On 02-Nov-2015 17:48 -0600, Roger Harman wrote:
I have a situation where I need to update/add/delete records in a
historical snapshot file (or files) if the current live file is
changed (retro-active changes).
The historical files are named by year/month and may or may not exist
for a selected record.
Looking for suggestions on the quickest easiest way to verify a
file's existence. This will be in a trigger program.
Normally the DML [UPDATE, DELETE, or INSERT] statement would just
fail with the -204 [SQL0204]; the coded response would be either to
ignore that failure, or to invoke the processing to CREATE the missing
TABLE and then retry the request. In an SQL TRIGGER, a CONTINUE HANDLER
for the sqlstate that correlates to the -204 normally would be used to
deal with that issue.
The sqlcode -204 [SQL0204] on a DESCRIBE TABLE is what I recall as
typically being done to test explicitly for existence, *outside of*
whatever processing really needs to be done; e.g. instead of allowing
the UPDATE\INSERT\DELETE DML requests to fail with the -204. If using
the DESCRIBE, then the attributes of the columns also can be verified to
match what is required, additionally, when that request is successful vs
failed per -204.
Or a CREATE TABLE can be issued, if that is going to be the response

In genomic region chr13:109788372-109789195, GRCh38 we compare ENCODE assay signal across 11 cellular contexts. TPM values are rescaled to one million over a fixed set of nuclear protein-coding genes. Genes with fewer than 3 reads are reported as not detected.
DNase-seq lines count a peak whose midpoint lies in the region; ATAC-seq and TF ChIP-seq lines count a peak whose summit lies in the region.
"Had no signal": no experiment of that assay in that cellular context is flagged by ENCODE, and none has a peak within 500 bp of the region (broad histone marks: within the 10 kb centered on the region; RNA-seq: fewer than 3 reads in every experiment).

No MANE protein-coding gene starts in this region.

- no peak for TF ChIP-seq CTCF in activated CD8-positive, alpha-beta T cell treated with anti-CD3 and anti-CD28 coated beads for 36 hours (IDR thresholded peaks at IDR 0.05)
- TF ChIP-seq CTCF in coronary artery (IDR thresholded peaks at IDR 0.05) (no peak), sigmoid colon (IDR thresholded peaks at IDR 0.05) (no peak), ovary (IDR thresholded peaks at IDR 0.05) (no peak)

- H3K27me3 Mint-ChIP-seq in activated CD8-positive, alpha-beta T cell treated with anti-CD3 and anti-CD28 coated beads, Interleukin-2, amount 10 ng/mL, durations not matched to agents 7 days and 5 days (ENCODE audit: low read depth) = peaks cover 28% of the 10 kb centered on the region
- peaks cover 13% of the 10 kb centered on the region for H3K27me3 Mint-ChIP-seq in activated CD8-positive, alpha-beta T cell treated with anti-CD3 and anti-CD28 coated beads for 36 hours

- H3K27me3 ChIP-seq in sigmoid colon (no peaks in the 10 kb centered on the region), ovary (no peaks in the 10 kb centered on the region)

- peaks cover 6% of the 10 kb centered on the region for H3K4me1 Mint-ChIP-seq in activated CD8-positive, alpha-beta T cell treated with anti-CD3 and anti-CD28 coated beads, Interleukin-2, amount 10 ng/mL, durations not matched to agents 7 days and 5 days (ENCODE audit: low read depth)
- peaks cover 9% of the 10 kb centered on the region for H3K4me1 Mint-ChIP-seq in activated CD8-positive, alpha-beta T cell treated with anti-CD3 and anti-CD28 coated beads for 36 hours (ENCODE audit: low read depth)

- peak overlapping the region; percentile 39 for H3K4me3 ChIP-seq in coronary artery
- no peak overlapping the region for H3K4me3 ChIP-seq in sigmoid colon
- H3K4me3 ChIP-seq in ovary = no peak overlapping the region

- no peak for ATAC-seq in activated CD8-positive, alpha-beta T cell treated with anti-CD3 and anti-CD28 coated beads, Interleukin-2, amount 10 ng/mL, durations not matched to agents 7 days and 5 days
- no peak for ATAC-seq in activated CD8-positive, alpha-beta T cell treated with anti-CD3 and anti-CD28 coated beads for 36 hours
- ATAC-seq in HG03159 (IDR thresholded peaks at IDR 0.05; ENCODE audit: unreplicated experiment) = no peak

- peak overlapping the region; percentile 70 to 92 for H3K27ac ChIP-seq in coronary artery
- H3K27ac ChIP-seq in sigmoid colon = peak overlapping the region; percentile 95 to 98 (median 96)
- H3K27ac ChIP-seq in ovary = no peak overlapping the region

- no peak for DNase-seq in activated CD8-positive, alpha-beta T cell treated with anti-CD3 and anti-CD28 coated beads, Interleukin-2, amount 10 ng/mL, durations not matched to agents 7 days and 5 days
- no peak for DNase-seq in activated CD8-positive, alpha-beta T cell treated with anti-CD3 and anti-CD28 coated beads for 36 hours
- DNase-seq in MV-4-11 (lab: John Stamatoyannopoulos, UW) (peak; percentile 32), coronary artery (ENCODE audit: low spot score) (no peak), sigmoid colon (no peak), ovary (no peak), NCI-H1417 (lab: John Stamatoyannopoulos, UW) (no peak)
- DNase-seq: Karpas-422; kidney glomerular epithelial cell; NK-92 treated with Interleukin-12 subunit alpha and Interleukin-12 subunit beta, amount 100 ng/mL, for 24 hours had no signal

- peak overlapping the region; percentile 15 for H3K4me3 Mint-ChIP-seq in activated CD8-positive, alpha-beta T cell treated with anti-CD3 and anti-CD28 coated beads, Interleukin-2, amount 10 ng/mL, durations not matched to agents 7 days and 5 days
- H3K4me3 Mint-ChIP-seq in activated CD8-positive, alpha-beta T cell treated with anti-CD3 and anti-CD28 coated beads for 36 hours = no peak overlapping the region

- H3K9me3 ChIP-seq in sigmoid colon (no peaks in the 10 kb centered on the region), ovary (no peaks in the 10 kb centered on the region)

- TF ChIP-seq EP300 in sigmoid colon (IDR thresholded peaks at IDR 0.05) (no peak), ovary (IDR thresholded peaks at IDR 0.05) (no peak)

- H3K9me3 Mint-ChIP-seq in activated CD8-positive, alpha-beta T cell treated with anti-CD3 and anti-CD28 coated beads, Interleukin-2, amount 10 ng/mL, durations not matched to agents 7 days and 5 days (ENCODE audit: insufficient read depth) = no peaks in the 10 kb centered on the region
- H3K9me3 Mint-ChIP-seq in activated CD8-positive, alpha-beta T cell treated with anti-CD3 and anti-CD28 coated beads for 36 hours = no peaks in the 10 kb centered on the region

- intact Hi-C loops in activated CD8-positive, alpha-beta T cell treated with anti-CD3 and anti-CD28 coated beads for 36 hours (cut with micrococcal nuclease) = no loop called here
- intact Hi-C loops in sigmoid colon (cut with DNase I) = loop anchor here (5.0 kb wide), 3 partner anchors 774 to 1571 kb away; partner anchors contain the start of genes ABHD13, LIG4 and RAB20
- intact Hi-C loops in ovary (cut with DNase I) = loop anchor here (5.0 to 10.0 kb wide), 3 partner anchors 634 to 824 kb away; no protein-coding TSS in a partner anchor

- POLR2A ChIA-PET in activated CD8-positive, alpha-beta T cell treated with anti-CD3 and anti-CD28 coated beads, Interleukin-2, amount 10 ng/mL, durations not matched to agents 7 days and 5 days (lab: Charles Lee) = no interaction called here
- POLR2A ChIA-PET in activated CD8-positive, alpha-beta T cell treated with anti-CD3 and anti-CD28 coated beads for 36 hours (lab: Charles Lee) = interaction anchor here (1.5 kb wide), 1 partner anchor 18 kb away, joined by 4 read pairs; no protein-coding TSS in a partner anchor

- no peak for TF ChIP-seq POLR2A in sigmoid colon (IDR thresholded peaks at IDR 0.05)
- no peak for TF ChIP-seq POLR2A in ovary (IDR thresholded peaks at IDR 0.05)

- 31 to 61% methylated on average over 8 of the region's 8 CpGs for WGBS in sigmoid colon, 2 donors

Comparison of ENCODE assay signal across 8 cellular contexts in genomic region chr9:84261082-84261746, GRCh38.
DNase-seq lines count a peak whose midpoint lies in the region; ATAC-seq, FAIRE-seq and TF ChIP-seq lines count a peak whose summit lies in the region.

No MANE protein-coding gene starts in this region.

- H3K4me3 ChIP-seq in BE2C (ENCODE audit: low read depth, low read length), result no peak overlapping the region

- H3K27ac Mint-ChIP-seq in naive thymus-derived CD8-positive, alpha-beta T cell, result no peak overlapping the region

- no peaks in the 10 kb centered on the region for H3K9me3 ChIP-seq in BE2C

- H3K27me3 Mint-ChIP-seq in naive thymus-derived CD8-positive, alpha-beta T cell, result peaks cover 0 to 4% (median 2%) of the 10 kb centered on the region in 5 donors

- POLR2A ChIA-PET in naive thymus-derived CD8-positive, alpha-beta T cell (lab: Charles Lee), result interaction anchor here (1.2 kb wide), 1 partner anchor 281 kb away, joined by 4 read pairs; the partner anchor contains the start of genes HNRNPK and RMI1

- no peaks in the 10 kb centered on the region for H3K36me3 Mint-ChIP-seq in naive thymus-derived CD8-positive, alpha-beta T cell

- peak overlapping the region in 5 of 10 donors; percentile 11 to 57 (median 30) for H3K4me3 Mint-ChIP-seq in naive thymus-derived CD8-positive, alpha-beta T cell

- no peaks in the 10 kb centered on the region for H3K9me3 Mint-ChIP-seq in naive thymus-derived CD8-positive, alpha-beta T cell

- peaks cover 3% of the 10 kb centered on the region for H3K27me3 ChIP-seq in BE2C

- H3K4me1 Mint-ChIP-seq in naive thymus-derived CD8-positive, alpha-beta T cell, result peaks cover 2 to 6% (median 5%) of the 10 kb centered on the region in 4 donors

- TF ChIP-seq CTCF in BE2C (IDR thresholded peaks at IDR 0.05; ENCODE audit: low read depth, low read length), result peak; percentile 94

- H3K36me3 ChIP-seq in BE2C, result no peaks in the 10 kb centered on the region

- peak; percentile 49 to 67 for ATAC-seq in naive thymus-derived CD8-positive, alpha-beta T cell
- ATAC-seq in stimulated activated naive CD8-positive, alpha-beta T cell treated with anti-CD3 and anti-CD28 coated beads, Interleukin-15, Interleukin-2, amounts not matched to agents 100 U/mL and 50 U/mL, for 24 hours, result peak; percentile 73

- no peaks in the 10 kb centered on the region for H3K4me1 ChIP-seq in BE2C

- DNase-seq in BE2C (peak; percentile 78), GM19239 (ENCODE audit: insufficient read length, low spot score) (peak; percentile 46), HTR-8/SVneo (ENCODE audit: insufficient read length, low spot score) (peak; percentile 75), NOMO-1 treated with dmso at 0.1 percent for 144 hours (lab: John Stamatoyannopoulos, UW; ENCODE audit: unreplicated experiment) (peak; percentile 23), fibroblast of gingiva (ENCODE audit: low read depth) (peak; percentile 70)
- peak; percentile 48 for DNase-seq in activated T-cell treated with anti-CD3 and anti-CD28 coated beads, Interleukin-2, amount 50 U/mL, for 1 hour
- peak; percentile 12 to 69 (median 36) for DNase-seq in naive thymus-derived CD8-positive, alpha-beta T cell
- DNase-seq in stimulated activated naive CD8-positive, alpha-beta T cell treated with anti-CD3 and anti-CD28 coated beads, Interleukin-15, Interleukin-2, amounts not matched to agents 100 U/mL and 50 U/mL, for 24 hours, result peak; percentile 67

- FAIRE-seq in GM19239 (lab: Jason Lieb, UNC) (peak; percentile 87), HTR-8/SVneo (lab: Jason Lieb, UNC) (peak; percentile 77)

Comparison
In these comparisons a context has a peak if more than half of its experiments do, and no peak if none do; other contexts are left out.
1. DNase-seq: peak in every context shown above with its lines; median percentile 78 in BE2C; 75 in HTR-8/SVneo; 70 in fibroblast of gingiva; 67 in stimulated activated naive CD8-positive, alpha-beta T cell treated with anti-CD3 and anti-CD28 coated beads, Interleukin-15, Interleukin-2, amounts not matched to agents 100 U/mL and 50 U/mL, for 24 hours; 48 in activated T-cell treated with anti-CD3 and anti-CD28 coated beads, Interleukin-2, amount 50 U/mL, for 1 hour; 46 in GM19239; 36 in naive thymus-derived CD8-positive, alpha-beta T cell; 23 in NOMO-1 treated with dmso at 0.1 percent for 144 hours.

anyhow, to the missing TABLE; i.e. the sqlcode -601 [SQL0601] for that
CREATE request [to be clear, *not* using the OR REPLACE syntax]
indicates that the DML should not fail also with the -204. So the table
is created if not there, and the -601 is just ignored when the table is
There is also the possibility for use of a PREPARE of a SELECT
statement referring to that table in a table-reference. If the TABLE is
very /complex/ then a prepared statement defining a query that does not
require an effective DESCRIBE, such as a 'SELECT COUNT(*) FROM
TABLE_NAME' [for which no columns are referenced] could outperform the
DESCRIBE, even though the groundwork for a DESCRIBE is being done for
that PREPARE anyhow; just no copying of the data for the record format
into the SQL area as the effect of that DESCRIBE-like work.
Yet, if the DML statements are dynamic due to the /variable/
file-naming, then those DML statements can serve the same purpose; i.e.
the PREPARE of the INSERT, UPDATE, or DELETE would give the -204 error,
just as would a SELECT statement.